[–]almithani[S] 0 points1 point  (1 child)

The best website in the world won't be of any use to a business who doesn't know who their customer is, or how much they should charge them.

I'm not saying investing in a website is a bad thing - I'm saying investing in one too early is a bad thing.

[–]jplopes 1 point2 points  (0 children)

If a business, if we can call it that, doesn't know who their customer is or how much they should charge them, than it's definitely too soon to be investing in a Website.

A Website is part of a strategy, and that strategy doesn't exist at that point.

When I wrote my post I assumed the "business" was past that point.

[–][deleted] 0 points1 point  (0 children)

Thank you. I didn't want to get into prices, but people here seem to think a developer is $10K minimum.

[–][deleted] 1 point2 points  (6 children)

I'm not sure I agree with your main statement entirely. I do agree that for a new business there are very few reasons to make large investments in technology before testing your assumptions.

I am in full and emphatic agreement that any technology investment should start with minimally viable - even if that is doing it manually on a basic blog. You're right, it's the process that matters, which is why going super stripped back is a good test of assumptions.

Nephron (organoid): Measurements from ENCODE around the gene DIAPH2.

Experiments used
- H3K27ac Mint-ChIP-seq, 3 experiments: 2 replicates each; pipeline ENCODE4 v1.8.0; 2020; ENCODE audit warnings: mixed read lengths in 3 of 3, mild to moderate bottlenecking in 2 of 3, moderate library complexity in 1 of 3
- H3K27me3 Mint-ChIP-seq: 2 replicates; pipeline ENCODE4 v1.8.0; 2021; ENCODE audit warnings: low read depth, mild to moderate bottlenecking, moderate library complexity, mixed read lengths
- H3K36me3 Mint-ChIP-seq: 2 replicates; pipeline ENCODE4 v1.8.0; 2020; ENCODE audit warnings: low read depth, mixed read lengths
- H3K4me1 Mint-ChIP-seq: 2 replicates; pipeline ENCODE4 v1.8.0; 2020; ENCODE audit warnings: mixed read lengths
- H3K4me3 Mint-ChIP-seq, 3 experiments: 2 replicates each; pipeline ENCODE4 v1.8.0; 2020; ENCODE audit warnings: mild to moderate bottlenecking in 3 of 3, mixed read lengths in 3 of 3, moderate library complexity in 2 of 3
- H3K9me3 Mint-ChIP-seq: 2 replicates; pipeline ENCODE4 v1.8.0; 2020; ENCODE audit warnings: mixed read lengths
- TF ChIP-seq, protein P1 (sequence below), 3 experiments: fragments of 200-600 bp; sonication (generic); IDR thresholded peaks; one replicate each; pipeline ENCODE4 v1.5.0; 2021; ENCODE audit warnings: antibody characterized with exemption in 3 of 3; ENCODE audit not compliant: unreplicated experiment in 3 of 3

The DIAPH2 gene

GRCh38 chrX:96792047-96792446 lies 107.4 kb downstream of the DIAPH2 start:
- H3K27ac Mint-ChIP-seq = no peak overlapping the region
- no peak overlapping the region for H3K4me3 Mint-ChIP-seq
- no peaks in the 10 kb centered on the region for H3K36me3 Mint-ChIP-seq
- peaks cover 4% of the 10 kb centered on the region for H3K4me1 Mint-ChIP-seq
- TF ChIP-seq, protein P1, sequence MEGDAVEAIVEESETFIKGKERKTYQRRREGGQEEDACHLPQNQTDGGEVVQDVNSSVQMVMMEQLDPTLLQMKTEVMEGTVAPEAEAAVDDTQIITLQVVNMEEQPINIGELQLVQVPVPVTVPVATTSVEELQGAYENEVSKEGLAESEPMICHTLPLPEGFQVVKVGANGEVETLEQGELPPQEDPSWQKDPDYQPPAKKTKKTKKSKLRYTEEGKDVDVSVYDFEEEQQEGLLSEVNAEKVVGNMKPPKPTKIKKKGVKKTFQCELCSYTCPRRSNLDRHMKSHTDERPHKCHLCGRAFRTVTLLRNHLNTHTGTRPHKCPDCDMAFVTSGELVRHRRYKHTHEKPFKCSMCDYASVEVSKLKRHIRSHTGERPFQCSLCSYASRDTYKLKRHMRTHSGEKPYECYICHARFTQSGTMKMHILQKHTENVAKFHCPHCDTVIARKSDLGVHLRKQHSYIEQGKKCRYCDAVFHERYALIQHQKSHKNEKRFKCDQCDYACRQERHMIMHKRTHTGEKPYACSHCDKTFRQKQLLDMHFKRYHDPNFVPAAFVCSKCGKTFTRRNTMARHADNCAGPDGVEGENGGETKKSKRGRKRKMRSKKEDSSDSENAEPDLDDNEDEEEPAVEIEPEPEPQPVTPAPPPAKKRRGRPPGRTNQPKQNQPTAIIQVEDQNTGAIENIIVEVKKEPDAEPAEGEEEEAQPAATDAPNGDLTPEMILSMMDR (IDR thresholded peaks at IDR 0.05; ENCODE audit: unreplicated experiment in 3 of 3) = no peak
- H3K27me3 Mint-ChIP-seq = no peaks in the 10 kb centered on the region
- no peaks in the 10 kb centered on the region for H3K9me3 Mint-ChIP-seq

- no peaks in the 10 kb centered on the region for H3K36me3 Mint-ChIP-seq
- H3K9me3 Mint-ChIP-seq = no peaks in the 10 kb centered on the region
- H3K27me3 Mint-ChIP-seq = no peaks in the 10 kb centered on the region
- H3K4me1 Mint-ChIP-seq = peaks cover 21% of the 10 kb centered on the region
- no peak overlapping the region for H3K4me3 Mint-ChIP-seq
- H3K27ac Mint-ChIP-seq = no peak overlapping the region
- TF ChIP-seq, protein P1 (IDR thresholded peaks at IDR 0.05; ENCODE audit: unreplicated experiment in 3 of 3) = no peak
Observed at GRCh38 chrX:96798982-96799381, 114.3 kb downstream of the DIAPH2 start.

How about "Don't distract yourself with features and eye candy"? Personally I would consider throwing someone a few hundred dollars for an initial WP site to be a reasonable first iteration if they don't have the skills themselves to build it.

Recently I seem to be hearing more and more about people who get ripped off by designers, developers and SEO people for tens of thousands of dollars on weak business ideas.

[–]TheAdventMaster 5 points6 points  (2 children)

Recently I seem to be hearing more and more about people who get ripped off by designers, developers and SEO people for tens of thousands of dollars on weak business ideas.

Developer here. Just know we're not usually trying to rip you off. You get what you pay for, ask for, etc. and we often simply charge market rates.

What business owners often want from the technical side is someone who's a business partner. At the company I work with, we treat client like business partners, even though we have no more stake in the company than their patronism. That's not everyone, though.